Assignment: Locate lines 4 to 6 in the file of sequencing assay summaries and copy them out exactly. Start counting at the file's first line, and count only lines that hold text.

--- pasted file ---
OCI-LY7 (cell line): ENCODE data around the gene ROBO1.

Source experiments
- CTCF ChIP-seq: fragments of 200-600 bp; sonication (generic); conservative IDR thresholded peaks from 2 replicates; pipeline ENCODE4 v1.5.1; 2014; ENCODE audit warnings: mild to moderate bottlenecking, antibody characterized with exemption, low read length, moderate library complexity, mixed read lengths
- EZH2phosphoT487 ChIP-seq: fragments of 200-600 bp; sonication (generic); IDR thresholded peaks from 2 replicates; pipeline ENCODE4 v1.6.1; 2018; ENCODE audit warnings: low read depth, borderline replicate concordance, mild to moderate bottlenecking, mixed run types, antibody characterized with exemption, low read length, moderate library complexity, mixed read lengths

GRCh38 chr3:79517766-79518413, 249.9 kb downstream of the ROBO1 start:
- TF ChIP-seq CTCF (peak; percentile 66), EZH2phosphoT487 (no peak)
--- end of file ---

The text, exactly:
- EZH2phosphoT487 ChIP-seq: fragments of 200-600 bp; sonication (generic); IDR thresholded peaks from 2 replicates; pipeline ENCODE4 v1.6.1; 2018; ENCODE audit warnings: low read depth, borderline replicate concordance, mild to moderate bottlenecking, mixed run types, antibody characterized with exemption, low read length, moderate library complexity, mixed read lengths

GRCh38 chr3:79517766-79518413, 249.9 kb downstream of the ROBO1 start:
- TF ChIP-seq CTCF (peak; percentile 66), EZH2phosphoT487 (no peak)